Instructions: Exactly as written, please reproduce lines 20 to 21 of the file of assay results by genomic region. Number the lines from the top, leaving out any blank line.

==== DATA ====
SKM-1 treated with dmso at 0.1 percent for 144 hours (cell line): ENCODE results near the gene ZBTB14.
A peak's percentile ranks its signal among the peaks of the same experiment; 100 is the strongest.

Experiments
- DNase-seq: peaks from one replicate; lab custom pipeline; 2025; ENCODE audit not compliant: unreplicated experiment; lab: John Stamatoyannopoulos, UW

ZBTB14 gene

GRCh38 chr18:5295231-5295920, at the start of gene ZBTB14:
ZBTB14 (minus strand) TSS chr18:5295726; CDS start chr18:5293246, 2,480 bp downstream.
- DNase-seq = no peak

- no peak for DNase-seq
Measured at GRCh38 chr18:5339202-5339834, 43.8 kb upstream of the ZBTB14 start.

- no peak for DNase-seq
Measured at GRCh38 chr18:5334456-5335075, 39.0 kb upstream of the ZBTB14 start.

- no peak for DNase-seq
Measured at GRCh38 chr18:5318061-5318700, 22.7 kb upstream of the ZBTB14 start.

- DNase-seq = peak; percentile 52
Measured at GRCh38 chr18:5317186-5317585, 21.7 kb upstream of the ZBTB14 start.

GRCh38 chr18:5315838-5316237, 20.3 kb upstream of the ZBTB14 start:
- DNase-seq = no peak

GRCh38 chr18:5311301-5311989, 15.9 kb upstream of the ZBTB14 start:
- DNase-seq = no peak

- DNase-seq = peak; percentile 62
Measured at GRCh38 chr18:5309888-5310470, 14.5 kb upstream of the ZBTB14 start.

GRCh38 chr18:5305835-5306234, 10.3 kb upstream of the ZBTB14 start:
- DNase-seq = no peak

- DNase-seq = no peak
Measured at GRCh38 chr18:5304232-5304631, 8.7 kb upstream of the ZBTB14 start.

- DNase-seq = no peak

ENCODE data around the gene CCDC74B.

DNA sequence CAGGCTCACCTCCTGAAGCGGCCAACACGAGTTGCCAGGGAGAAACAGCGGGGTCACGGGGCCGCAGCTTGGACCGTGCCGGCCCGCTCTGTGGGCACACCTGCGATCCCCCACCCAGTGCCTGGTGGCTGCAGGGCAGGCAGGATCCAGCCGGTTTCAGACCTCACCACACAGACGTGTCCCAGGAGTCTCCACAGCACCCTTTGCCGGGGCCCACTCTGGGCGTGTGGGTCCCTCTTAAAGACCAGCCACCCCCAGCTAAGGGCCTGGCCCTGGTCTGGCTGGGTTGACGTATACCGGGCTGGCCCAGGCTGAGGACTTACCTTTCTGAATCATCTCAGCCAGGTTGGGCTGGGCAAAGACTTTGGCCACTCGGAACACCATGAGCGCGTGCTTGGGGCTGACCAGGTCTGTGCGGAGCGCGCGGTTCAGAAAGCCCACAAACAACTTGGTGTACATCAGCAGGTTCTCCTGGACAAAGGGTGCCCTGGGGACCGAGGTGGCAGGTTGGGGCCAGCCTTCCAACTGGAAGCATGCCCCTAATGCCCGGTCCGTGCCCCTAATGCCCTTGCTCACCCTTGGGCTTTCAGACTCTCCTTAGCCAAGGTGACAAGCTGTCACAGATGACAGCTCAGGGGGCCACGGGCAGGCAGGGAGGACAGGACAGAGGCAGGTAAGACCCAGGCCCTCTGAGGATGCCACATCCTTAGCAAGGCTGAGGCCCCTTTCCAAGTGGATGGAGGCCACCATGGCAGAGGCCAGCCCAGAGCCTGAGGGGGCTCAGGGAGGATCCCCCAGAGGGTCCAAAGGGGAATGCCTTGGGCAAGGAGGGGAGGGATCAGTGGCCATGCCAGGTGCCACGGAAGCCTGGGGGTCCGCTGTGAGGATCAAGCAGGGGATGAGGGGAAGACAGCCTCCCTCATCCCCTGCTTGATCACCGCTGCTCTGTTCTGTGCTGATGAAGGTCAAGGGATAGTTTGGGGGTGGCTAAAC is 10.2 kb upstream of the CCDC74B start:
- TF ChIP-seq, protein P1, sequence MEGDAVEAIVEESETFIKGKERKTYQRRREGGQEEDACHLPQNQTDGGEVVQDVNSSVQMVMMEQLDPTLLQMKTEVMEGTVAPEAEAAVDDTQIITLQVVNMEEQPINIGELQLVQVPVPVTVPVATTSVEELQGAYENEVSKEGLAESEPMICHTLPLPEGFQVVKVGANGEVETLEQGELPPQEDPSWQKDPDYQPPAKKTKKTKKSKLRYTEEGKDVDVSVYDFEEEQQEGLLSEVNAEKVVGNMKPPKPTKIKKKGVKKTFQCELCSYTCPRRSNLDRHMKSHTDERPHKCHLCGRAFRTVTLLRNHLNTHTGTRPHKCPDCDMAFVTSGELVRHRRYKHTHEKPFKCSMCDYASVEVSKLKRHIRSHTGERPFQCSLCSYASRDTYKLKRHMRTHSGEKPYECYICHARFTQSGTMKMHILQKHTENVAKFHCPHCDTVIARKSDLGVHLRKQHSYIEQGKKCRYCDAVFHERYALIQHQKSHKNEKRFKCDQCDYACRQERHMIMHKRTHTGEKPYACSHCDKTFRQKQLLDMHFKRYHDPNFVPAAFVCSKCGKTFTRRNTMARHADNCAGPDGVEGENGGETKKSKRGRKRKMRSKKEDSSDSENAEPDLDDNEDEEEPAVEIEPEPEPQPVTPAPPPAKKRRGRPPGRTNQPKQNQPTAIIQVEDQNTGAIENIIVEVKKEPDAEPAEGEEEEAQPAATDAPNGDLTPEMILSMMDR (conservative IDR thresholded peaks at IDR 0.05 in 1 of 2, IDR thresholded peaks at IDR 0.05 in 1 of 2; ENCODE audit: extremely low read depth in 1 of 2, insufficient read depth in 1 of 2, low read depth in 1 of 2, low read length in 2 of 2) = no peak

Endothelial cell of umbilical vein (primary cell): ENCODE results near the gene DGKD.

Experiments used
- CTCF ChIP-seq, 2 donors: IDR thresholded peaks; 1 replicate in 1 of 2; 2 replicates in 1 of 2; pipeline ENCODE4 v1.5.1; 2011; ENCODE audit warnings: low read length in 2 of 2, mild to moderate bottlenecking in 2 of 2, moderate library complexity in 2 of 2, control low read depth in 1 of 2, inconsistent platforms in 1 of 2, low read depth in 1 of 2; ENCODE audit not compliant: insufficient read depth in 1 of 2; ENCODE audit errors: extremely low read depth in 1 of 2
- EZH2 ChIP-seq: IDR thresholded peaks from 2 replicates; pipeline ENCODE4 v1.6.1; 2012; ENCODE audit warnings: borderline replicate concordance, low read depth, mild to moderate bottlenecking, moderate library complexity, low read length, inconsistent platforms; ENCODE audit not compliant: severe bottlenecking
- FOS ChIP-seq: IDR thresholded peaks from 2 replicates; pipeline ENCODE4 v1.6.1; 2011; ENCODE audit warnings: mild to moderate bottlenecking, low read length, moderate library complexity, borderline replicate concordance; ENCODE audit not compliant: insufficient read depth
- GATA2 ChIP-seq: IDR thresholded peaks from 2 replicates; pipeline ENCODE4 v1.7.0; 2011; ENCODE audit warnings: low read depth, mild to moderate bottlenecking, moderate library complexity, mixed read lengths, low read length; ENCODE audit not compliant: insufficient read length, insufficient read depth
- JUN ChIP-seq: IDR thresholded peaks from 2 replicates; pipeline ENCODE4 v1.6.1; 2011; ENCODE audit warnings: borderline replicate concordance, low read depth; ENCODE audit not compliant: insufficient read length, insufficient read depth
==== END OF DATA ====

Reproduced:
- DNase-seq = no peak

- DNase-seq = peak; percentile 62